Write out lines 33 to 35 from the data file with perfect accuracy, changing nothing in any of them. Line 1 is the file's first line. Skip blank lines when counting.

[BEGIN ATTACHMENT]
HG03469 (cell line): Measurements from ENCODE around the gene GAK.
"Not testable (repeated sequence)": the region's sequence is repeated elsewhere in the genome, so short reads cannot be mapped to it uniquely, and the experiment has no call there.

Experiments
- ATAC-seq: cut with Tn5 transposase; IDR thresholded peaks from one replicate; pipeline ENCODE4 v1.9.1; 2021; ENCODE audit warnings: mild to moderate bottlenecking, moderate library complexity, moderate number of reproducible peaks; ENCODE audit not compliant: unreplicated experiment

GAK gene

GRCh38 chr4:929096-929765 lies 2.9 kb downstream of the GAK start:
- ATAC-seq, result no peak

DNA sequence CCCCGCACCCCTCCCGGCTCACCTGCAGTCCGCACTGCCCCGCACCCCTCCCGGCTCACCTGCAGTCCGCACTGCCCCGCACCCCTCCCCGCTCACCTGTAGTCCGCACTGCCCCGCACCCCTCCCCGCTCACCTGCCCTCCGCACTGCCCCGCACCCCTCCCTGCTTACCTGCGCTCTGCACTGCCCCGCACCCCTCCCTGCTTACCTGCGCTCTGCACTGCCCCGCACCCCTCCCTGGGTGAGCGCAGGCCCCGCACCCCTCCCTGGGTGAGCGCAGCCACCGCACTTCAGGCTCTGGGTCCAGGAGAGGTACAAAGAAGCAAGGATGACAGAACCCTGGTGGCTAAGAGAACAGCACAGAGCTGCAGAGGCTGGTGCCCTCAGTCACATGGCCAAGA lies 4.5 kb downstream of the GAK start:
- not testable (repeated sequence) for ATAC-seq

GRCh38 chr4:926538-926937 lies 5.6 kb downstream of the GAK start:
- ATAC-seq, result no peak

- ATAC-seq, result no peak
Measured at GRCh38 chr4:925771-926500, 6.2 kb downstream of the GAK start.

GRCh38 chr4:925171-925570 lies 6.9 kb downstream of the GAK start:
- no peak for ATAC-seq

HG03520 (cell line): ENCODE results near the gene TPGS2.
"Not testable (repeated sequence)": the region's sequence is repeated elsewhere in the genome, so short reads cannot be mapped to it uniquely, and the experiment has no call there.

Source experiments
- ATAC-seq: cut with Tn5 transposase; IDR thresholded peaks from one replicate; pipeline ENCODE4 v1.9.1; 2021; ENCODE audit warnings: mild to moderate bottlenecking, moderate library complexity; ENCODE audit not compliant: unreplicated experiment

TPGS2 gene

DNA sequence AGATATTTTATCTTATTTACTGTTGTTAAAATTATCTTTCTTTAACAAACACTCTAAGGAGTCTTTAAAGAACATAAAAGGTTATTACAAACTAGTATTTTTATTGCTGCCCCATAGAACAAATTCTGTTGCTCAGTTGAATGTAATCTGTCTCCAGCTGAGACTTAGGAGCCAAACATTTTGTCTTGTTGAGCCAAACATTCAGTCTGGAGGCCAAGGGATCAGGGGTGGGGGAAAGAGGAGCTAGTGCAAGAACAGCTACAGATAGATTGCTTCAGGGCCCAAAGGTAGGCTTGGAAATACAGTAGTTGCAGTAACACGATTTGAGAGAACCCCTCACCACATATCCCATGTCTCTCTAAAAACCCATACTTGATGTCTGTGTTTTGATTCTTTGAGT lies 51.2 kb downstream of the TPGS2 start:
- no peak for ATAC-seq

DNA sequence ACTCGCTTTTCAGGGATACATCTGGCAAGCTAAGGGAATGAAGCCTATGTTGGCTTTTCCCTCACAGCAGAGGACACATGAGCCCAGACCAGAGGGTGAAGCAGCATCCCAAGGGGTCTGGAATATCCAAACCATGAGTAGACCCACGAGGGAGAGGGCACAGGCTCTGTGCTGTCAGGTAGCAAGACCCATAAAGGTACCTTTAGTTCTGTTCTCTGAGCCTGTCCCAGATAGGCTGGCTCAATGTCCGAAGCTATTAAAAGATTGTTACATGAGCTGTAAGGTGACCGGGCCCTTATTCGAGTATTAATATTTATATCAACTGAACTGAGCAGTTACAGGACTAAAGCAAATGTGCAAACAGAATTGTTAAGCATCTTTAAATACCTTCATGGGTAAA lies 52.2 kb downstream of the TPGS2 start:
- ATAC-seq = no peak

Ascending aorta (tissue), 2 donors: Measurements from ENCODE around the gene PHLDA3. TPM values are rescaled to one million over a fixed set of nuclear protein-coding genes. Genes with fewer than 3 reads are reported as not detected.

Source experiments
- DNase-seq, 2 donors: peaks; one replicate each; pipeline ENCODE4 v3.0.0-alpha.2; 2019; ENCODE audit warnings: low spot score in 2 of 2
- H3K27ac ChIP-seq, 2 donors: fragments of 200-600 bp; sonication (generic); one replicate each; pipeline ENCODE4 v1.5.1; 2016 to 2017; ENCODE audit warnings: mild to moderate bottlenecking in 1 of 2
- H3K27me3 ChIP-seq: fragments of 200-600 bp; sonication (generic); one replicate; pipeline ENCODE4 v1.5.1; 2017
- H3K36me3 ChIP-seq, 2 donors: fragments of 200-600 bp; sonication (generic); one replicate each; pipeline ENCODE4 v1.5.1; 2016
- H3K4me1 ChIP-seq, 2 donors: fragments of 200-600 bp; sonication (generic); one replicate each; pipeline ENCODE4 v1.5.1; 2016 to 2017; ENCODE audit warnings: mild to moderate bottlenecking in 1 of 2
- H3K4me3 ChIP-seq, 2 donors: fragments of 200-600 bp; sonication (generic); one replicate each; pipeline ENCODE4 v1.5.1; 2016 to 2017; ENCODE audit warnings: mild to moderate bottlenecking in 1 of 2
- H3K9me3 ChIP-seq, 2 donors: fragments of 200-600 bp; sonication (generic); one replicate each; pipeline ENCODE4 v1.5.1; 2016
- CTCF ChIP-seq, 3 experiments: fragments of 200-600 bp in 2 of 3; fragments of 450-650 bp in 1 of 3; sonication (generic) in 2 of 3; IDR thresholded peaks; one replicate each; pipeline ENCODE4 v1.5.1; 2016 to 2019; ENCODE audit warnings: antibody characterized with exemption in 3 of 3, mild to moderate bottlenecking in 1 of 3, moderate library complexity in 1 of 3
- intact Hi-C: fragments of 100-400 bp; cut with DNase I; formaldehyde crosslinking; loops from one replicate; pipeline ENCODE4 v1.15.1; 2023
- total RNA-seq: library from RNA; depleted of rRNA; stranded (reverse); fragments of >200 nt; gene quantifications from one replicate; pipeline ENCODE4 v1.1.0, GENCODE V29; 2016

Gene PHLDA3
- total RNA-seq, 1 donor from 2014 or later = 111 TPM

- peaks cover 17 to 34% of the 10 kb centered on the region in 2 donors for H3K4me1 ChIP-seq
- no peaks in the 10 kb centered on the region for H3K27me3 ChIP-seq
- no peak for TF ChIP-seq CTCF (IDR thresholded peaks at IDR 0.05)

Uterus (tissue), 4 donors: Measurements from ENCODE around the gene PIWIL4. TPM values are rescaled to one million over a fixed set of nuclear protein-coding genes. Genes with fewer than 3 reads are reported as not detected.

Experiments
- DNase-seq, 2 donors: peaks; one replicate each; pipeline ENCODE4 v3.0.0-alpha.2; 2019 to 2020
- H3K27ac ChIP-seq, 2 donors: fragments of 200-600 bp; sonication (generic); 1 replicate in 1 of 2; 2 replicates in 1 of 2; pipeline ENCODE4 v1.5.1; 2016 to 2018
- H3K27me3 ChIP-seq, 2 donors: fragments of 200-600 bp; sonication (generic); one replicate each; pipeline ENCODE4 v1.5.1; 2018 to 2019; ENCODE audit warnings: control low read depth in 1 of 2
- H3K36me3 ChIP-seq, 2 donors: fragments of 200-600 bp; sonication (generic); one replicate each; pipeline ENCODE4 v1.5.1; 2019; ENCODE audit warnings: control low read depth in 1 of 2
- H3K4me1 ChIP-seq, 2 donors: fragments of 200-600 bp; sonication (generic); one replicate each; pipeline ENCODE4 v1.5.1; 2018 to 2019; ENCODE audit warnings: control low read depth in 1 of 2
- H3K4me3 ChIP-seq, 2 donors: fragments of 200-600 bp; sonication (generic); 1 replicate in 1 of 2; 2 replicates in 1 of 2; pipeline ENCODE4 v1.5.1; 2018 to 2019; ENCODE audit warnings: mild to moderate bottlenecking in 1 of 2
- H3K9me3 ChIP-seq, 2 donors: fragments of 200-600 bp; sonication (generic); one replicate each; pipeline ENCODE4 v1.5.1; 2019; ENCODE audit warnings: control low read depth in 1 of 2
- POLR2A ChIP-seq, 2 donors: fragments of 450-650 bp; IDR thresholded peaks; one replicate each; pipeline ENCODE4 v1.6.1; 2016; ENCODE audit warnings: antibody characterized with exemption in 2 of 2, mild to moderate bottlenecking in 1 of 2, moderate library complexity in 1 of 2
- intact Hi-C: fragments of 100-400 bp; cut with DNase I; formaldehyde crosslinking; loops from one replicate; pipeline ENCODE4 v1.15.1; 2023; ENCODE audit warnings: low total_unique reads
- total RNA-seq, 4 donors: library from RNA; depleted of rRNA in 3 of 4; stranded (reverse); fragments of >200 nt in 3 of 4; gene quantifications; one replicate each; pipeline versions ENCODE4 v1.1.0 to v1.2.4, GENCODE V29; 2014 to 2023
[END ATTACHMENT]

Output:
- H3K9me3 ChIP-seq, 2 donors: fragments of 200-600 bp; sonication (generic); one replicate each; pipeline ENCODE4 v1.5.1; 2016
- CTCF ChIP-seq, 3 experiments: fragments of 200-600 bp in 2 of 3; fragments of 450-650 bp in 1 of 3; sonication (generic) in 2 of 3; IDR thresholded peaks; one replicate each; pipeline ENCODE4 v1.5.1; 2016 to 2019; ENCODE audit warnings: antibody characterized with exemption in 3 of 3, mild to moderate bottlenecking in 1 of 3, moderate library complexity in 1 of 3
- intact Hi-C: fragments of 100-400 bp; cut with DNase I; formaldehyde crosslinking; loops from one replicate; pipeline ENCODE4 v1.15.1; 2023